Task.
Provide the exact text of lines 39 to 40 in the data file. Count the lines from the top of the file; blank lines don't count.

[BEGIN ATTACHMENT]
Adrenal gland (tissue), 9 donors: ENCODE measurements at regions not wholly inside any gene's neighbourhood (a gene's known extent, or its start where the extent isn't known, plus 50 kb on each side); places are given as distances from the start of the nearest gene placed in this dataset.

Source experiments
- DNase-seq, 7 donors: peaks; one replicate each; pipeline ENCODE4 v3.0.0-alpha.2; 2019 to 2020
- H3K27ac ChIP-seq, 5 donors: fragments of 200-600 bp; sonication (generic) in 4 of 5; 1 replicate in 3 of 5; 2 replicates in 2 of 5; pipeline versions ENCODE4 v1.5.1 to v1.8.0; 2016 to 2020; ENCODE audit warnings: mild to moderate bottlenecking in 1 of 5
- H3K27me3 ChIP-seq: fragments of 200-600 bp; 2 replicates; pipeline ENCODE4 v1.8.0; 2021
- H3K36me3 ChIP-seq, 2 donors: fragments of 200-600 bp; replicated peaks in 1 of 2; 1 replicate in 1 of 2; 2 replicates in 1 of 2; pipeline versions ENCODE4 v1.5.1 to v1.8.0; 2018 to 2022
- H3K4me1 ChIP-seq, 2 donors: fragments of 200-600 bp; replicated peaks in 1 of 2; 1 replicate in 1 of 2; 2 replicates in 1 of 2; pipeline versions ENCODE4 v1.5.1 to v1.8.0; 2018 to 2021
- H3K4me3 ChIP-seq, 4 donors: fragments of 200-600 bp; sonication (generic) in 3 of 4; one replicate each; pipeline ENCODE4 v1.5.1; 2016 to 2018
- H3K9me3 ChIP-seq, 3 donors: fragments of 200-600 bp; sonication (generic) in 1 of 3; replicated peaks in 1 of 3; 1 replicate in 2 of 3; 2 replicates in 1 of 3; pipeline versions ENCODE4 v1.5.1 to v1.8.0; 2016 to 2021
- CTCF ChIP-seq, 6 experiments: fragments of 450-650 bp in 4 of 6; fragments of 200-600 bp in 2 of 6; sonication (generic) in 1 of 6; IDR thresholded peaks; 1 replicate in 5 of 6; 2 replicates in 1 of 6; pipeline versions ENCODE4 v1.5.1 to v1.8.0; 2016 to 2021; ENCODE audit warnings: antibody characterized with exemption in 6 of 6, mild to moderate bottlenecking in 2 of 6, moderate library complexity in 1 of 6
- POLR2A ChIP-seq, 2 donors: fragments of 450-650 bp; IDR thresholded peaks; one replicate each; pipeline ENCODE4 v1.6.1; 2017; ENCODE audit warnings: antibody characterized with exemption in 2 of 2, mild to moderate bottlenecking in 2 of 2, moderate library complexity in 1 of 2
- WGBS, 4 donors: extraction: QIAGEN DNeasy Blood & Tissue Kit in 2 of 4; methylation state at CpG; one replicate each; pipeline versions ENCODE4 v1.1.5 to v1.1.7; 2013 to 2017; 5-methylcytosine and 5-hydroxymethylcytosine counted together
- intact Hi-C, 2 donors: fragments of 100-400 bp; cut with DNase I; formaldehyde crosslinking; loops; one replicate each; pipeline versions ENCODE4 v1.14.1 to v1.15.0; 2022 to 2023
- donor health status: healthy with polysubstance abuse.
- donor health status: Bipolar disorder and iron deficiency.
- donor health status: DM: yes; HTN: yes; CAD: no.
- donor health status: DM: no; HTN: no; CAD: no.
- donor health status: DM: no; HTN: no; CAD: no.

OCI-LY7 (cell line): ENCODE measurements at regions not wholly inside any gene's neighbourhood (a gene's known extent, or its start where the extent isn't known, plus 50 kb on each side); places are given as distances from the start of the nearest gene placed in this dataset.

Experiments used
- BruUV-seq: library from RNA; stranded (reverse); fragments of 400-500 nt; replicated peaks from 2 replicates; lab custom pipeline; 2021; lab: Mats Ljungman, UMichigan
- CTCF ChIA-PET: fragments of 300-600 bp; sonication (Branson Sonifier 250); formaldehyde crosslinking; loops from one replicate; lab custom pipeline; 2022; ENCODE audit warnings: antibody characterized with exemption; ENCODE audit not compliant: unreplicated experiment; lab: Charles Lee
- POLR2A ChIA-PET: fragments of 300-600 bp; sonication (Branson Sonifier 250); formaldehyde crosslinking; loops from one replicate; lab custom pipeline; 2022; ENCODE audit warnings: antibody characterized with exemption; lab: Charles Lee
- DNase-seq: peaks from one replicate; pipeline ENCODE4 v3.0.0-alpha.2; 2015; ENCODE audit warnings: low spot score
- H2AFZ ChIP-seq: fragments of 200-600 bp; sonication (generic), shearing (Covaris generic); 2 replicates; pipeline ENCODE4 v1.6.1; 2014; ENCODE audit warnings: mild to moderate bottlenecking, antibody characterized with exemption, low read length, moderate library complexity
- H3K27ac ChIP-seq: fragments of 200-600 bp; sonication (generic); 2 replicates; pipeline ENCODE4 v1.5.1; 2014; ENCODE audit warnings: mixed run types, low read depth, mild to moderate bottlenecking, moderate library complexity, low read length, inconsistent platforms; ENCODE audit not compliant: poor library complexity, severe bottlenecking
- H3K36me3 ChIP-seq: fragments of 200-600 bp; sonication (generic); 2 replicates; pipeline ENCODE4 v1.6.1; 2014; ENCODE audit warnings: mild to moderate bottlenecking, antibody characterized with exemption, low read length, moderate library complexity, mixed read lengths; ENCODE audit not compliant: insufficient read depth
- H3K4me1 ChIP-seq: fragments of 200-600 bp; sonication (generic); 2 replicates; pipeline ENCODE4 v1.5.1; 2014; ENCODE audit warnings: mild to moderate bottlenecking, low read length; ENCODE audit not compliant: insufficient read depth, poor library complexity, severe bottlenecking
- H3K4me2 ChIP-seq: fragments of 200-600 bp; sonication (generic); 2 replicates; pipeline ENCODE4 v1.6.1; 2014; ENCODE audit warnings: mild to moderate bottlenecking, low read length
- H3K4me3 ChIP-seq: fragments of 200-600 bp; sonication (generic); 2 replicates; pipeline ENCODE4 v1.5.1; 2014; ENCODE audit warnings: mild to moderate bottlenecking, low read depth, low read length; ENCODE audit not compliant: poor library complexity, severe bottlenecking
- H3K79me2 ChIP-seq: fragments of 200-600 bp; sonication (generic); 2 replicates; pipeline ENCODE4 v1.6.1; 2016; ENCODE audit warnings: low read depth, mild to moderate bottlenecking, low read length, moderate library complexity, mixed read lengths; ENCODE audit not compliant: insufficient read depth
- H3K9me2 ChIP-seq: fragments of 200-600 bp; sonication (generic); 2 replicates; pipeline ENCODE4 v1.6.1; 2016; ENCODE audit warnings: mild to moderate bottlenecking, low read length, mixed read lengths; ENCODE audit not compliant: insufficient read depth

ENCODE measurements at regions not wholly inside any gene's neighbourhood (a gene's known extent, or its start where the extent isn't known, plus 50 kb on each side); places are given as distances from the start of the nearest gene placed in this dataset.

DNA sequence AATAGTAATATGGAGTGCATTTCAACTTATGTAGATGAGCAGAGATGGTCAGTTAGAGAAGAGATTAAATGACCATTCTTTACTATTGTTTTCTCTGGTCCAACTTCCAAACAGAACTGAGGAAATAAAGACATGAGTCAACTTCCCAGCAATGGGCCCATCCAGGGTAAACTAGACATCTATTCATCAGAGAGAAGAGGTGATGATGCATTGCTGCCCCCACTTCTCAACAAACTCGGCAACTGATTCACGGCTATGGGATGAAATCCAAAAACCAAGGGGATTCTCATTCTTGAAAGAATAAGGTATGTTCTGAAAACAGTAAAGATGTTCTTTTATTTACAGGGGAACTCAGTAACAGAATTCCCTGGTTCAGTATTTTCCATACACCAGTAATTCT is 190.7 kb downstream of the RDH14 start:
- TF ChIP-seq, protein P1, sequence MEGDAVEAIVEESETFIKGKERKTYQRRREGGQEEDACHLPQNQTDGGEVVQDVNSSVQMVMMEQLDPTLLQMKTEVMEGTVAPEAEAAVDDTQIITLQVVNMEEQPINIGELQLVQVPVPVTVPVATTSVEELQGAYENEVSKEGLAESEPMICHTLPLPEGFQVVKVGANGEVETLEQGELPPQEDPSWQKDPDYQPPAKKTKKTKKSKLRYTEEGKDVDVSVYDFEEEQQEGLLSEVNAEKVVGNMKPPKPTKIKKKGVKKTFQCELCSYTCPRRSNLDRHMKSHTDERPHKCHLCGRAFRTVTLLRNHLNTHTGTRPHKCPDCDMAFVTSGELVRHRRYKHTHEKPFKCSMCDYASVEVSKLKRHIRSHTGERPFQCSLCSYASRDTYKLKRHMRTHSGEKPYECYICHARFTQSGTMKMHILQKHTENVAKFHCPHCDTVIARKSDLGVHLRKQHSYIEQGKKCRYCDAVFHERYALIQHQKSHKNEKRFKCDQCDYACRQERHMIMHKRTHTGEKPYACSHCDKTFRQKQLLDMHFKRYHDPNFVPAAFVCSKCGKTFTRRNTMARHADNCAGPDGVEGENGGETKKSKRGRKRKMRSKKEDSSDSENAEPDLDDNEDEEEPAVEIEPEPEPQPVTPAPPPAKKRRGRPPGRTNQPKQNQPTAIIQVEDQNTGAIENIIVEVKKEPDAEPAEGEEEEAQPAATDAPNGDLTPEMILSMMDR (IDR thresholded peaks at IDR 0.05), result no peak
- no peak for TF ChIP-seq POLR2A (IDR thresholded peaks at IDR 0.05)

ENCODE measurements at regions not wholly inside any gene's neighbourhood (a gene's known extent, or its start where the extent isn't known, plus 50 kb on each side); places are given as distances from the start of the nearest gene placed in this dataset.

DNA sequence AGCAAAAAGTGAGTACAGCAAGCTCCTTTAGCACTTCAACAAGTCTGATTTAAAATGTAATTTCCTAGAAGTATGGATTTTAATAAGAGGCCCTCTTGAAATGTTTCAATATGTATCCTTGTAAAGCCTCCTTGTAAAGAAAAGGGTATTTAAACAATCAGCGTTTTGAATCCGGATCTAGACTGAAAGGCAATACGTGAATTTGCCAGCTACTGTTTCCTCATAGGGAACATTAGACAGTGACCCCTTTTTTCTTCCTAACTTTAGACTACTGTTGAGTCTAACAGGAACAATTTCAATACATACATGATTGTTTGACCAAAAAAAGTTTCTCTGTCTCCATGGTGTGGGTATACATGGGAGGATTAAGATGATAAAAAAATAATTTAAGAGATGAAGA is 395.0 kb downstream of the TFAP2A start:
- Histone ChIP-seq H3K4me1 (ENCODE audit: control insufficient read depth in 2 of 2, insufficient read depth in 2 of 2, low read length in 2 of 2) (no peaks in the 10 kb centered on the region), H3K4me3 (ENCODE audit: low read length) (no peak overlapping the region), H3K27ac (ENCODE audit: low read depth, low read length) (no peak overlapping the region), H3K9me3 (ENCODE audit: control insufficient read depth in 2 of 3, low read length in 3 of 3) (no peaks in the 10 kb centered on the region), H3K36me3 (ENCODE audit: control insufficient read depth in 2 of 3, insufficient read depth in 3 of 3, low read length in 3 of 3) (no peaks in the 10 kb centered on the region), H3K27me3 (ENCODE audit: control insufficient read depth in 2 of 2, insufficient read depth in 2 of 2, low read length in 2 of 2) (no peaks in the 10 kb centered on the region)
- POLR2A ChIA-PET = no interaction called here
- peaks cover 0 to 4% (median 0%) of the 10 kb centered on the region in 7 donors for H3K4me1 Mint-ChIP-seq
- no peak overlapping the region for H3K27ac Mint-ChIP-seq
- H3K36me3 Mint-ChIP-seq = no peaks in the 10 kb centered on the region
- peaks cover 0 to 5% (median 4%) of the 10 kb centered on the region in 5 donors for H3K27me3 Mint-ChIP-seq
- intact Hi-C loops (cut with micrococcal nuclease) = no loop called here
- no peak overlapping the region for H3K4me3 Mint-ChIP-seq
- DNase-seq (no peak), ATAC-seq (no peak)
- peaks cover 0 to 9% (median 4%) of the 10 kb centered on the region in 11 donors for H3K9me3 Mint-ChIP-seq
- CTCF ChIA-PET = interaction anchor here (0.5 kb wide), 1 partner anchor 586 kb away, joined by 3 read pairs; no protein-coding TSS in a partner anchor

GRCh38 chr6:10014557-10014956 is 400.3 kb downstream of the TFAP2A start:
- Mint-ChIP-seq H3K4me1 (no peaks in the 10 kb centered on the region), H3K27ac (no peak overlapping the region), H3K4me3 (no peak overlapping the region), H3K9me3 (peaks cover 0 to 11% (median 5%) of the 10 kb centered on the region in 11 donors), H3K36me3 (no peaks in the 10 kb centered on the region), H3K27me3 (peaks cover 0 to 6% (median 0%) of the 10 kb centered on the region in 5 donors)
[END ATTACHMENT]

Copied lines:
- Histone ChIP-seq H3K4me1 (ENCODE audit: control insufficient read depth in 2 of 2, insufficient read depth in 2 of 2, low read length in 2 of 2) (no peaks in the 10 kb centered on the region), H3K4me3 (ENCODE audit: low read length) (no peak overlapping the region), H3K27ac (ENCODE audit: low read depth, low read length) (no peak overlapping the region), H3K9me3 (ENCODE audit: control insufficient read depth in 2 of 3, low read length in 3 of 3) (no peaks in the 10 kb centered on the region), H3K36me3 (ENCODE audit: control insufficient read depth in 2 of 3, insufficient read depth in 3 of 3, low read length in 3 of 3) (no peaks in the 10 kb centered on the region), H3K27me3 (ENCODE audit: control insufficient read depth in 2 of 2, insufficient read depth in 2 of 2, low read length in 2 of 2) (no peaks in the 10 kb centered on the region)
- POLR2A ChIA-PET = no interaction called here